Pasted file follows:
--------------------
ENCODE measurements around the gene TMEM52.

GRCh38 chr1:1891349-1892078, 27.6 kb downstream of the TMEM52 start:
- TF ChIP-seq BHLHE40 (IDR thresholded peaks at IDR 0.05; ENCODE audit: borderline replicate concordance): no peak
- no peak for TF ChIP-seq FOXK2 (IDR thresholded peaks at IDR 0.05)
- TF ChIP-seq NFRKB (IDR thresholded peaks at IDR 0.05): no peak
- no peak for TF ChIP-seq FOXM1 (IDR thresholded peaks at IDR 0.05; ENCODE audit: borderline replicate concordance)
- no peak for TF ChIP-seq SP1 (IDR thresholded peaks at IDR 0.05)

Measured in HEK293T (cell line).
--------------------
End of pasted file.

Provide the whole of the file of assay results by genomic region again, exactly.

ENCODE measurements around the gene TMEM52.

GRCh38 chr1:1891349-1892078, 27.6 kb downstream of the TMEM52 start:
- TF ChIP-seq BHLHE40 (IDR thresholded peaks at IDR 0.05; ENCODE audit: borderline replicate concordance): no peak
- no peak for TF ChIP-seq FOXK2 (IDR thresholded peaks at IDR 0.05)
- TF ChIP-seq NFRKB (IDR thresholded peaks at IDR 0.05): no peak
- no peak for TF ChIP-seq FOXM1 (IDR thresholded peaks at IDR 0.05; ENCODE audit: borderline replicate concordance)
- no peak for TF ChIP-seq SP1 (IDR thresholded peaks at IDR 0.05)

Measured in HEK293T (cell line).